Saturday, March 8, 2014
Paul Simon & Sting: On Stage Together - 03/06/14
This is not the kind of entry I had ever thought I would post, mostly because I had never thought I would have the opportunity for it, but the fact is, on Thursday night, I was unexpectedly paying my very first visit to the Madison Square Garden for the second and last stop of Paul Simon and Sting's current tour in New York's famous arena. Although I had never formally sworn off rock concerts and large venues, these days I tend to limit myself to small venues and artists who can actually perform sans microphones or back-up recordings.
But Paul Simon and Sting are still two of our most valuable and enduring music artists whose paths I had never crossed before, and having a chance to hear them live is not to be missed, even when it means sacrificing (Yikes!) Beethoven's magnificent and rarely performed Missa Solemnis at Carnegie Hall. So when two tickets for this concert fell on my lap a couple of weeks ago, I could not but gratefully accept, spontaneously invite my friend Amy and eagerly look forward to it.
My main qualm about the Madison Square Garden is that the allegedly beautiful Pennsylvania Station had to be torn down to make room for it. Once inside though, I had to admire the smart design of the structure and agree that the location is darn convenient, but I still wish it had been built somewhere else. The biggest surprise, however, was the surprisingly good quality of the sound. Since these two musicians actually play live, it was nice to be able to hear them not overly loud and remarkably clear.
Although I had never gotten around to attending any of their respective concerts, their music steadily accompanied me as I was growing up, and I was amazed at how many songs were still so familiar to me, even after all these years. As the concert went on, the music brought back many memories from when the miracle and wonder was in fact a long-distance call, The Police's Outlandos d'Amour was my first record purchase ever from a school friend as its innovative rock-reggae-punk combination was casting a powerful spell on me and, many years later, Paul Simon's Graceland was on permanent rotation on my record player for quite a few months as it expanded my knowledge of musical styles even further.
Singing alone or together, trading popular songs and friendly barbs, sharing short anecdotes and personal comments, keeping things intriguing while relying on their extensive catalogs and a few oddities, the buff English rock star and the unassuming American troubadour formed a pair that was at the same time unlikely - Their backgrounds and styles are to some degree different - and obvious - Their talent to write catchy and meaningful songs, as well as their willingness to explore other cultures, are definitely comparable.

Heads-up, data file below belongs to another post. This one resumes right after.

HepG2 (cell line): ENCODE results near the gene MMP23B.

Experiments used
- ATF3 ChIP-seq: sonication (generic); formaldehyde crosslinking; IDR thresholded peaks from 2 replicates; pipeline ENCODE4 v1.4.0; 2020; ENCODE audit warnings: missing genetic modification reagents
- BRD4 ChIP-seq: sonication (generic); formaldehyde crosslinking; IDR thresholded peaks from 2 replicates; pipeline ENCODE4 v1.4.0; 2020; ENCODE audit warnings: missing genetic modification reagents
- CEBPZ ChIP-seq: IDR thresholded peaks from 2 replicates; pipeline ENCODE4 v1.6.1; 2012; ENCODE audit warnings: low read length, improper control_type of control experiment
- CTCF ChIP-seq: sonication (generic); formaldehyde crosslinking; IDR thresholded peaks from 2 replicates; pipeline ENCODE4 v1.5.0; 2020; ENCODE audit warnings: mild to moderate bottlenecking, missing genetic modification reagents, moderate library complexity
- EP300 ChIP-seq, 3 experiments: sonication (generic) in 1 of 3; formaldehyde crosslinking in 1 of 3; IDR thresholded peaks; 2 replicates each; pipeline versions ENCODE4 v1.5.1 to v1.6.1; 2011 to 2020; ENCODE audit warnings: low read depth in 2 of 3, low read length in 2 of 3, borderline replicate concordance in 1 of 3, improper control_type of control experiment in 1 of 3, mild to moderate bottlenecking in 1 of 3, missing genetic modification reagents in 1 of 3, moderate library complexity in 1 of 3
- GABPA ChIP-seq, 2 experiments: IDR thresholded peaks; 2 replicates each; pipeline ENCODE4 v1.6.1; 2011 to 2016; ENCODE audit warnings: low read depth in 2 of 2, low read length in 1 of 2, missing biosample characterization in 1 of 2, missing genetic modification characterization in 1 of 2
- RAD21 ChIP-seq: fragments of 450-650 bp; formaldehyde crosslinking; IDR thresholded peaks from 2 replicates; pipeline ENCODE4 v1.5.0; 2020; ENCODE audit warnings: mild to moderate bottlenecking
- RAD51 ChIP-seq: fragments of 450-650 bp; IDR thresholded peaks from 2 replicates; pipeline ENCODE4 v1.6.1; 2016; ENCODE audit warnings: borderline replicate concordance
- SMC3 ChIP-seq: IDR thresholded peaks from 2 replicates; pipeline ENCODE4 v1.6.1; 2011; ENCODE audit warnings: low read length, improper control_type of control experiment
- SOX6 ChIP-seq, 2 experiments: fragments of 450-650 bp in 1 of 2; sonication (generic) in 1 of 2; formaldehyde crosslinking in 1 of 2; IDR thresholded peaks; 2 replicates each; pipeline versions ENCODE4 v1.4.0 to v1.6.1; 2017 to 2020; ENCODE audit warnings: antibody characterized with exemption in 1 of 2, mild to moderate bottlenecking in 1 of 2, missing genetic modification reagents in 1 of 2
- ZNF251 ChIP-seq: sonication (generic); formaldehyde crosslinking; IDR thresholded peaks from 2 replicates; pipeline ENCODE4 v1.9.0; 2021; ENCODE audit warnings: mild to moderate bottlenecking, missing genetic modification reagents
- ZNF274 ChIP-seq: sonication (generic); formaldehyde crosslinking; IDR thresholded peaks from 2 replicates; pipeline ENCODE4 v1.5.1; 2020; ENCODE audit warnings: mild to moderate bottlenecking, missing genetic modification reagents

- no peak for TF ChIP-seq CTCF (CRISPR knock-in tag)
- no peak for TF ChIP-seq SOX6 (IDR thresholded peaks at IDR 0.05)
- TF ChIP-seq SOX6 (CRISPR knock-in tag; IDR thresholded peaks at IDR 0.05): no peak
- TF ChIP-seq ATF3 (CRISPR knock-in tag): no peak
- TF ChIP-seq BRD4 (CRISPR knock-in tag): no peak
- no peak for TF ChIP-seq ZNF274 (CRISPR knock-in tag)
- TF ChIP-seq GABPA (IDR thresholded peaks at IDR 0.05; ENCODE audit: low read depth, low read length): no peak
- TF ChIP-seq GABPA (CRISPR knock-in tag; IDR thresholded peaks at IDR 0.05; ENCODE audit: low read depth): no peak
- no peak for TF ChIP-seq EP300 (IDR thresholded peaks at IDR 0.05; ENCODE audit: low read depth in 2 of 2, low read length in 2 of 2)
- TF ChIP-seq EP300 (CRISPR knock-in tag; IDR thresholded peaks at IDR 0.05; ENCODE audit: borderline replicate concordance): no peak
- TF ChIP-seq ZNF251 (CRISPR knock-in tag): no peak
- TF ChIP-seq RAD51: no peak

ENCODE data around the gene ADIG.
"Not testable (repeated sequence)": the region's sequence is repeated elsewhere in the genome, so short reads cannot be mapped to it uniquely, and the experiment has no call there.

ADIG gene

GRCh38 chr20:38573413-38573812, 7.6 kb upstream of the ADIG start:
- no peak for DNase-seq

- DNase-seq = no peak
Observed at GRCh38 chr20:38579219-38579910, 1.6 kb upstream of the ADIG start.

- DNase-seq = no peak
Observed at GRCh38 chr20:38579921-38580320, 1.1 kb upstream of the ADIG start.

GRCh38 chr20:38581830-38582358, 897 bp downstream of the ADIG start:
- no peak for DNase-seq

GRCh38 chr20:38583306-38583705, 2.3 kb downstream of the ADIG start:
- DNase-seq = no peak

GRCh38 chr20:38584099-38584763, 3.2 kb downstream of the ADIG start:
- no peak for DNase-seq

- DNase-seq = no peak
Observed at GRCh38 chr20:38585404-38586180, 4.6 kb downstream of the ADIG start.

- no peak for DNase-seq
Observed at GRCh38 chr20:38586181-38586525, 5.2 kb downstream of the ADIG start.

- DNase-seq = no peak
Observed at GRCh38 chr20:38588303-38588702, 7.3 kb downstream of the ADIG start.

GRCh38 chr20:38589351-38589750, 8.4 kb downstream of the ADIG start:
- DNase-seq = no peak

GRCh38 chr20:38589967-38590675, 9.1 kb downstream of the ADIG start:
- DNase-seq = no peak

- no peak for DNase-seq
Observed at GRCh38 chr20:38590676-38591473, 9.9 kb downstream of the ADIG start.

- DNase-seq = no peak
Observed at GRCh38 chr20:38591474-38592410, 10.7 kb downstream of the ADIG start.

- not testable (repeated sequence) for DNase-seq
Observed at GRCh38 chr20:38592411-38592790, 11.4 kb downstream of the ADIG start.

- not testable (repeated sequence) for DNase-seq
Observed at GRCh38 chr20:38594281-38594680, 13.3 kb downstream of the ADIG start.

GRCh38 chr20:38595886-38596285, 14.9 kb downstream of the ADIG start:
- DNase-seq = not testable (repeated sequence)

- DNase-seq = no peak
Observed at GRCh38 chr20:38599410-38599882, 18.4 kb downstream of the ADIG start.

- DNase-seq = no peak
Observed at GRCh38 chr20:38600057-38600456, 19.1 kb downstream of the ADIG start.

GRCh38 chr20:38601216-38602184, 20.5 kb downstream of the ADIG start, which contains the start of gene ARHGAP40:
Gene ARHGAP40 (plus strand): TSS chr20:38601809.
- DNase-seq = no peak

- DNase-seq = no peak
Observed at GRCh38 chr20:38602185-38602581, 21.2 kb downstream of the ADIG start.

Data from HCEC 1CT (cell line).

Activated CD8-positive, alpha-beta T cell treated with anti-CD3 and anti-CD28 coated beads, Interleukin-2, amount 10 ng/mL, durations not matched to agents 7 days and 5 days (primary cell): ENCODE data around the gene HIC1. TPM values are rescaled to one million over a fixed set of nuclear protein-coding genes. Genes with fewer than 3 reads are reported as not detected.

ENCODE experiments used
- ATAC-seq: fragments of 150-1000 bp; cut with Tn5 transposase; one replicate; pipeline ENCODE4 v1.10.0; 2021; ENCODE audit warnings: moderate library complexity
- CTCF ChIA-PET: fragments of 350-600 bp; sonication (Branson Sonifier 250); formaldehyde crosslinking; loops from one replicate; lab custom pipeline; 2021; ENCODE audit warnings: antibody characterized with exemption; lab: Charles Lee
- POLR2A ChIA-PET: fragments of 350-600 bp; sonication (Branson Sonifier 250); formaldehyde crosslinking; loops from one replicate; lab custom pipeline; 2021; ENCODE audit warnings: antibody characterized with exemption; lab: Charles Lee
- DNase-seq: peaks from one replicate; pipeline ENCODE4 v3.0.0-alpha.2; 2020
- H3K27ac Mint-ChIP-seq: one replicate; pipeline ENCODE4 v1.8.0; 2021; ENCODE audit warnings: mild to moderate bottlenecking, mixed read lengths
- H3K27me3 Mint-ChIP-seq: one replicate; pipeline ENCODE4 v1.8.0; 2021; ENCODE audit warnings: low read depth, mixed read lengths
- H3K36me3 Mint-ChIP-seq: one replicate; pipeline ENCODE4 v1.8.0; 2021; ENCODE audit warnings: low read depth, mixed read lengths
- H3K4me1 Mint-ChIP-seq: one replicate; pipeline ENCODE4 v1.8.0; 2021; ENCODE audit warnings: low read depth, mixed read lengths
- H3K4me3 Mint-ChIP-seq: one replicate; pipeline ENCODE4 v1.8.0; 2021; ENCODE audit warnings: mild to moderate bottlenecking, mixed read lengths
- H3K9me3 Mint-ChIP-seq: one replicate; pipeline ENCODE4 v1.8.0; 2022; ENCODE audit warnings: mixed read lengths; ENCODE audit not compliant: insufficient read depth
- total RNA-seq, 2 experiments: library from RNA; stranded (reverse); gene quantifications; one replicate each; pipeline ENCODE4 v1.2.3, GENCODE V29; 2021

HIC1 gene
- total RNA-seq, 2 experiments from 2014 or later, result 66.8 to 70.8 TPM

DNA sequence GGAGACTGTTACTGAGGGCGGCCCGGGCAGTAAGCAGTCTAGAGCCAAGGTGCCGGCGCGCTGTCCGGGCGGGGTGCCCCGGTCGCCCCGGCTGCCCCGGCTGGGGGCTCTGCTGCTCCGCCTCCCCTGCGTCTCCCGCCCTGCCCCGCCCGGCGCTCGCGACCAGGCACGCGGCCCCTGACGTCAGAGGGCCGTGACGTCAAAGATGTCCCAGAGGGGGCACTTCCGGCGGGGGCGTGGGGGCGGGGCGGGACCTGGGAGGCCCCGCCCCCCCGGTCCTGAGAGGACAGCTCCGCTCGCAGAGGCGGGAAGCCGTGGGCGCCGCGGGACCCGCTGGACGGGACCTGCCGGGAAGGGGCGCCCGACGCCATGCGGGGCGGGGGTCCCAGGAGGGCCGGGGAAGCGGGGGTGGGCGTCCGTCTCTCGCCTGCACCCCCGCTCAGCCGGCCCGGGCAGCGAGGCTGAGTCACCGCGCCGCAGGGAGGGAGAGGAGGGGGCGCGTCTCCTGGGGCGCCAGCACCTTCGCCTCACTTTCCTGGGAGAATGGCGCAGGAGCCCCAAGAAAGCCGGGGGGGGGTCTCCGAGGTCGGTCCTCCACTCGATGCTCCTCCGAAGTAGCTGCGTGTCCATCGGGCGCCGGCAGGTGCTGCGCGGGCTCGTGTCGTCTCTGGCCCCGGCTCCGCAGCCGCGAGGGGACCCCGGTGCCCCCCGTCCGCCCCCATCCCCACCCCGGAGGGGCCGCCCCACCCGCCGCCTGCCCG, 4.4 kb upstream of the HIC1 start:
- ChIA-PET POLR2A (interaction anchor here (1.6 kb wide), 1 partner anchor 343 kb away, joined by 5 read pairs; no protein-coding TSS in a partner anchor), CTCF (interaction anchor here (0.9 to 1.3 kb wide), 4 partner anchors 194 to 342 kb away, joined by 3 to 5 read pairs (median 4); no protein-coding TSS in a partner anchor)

Assertively kicking off the concert together with Sting's "Brand New Day", they treated the packed and ecstatic Madison Square Garden to almost three hours of downright energetic rock'n'roll, poignant introspective musings, infectious dance tunes, exotically flavored songs, exciting boundaries-pushing experiments and freshened-up old classics. Both artists being consummate professionals used to all kinds of environments, they clearly know how to make it work regardless of the venue. Surrounded by 14 highly capable musicians, they gave a performance as good as it could get, and then some. All we would have needed to reach complete bliss was for the guy behind us to stop his sporadic but dreadfully out-of-tune singing, but that was not meant to be. Even the whiff of marijuana we briefly caught unfortunately did not help ease our pain.
The evening ended with a couple of crowd pleasing encores, such as Sting demonstrating his still considerable lung power for "Bridge Over Troubled Water" and both men singing in perfect sync for "Every Breath You Take", which has to be one of my favorite songs ever. They came back one more time, without orchestra, but each sporting an acoustic guitar because, as Paul Simon rightfully pointed out, that's how it all started. A pared-down but still impactful version of The Everly Brothers' "When Will I Be Loved" concluded this memorable first (and last?) rock concert at the Madison Square Garden. I like to think that Beethoven would have approved.
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